Elizabeth Austen

The Washington State Poet Laureate has poetry for breakfast.

E Austen - Outdoor Headshot - Fat Yeti Photography for blog

Elizabeth Austen. Photo: Fat Yeti Photography.

Elizabeth Austen is the current Washington State Poet Laureate. She is the author of Every Dress a Decision and two chapbooks, The Girl Who Goes Alone and Where Currents Meet. Reading Habits is a recurring series that asks authors, artists, community leaders, and others about their lives as readers.

 

Your favorite place to read.

Poetry: The comfy green couch in our living room, coffee in hand, before anyone else is up. Fiction: On an airplane, where there’s nothing else I’m supposed to be doing and I can binge read.

 

You’re banished to a desert island. For reading material you’re allowed to take the complete works of just one author. Who is it?

At the risk of sounding pretentious, Shakespeare. Reading aloud would make me feel less lonely, and even if I had decades by myself, I’d never exhaust the material.

 

A book you’ve read more than once.

Poetry: Lucille Clifton’s The Book of Light. Fiction: Jane Austen’s Pride and Prejudice.

 

What you’re holding when you read: a paper book or an e-reader. Why?

Paper. The simple reason is I’m easily distracted, and concentrate better with a book in my hand. But I do love audio books, especially on long drives. Early in my tenure, I listened to Maya Angelou read her memoir I Know Why the Caged Bird Sings. Her combination of gifts as a storyteller and performer is riveting — there were times I had to turn it off because Angelou so fully transported me, I wasn’t sure I could keep the car on the road.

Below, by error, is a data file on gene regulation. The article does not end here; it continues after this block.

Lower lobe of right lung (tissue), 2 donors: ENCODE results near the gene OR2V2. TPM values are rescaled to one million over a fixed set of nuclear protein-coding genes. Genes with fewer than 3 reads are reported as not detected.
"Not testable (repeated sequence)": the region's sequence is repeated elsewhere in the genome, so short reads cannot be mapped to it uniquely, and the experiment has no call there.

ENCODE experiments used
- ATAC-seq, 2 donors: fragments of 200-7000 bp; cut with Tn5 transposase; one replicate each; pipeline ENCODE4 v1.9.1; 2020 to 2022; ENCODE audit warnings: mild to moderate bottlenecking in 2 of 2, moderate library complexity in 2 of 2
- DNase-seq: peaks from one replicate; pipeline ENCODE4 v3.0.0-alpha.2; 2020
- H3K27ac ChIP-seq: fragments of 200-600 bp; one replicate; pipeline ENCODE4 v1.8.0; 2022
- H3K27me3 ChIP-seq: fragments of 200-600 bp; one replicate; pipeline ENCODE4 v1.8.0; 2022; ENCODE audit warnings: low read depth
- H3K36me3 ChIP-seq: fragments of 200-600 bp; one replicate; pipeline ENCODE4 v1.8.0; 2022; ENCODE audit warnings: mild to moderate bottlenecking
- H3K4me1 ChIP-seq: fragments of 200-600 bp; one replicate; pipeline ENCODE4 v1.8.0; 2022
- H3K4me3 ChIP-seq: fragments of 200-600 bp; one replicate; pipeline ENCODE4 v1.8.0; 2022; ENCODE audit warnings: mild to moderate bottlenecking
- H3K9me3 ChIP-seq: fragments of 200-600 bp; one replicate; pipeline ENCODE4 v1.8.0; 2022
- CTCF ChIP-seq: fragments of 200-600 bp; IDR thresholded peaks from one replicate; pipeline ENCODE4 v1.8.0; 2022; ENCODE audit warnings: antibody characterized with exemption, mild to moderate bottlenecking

A book that changed your life in a significant way.

Early in my post-theatre writing life, a friend gave me a copy of Louise Glück’s The Wild Iris. She changed my sense of what poems could do, and how they might do it.

 

A book you’re reading right now.

Tacoma poet Rick Barot’s latest, Chord.

 

You become the librarian for the entire world. As part of your newfound powers, you get to require everyone on earth to read one book. Which one?

Today it’s Atul Gawande’s Being Mortal: Medicine and What Matters in the End.

 

A book that was better than the movie.  

Cheryl Strayed’s Wild. (Though I loved the movie, too.)

 

Do you write in the margins?

No, but I have a reading notebook where I quote passages and respond to them – sometimes this morphs into a poem.

 

Where you buy most of your books.

Open Books: A Poem Emporium in Wallingford.

 

A book you’re embarrassed to admit you like.

Why be embarrassed?

 

The Washington State Poet Laureate program is sponsored by ArtsWA and Humanities Washington.

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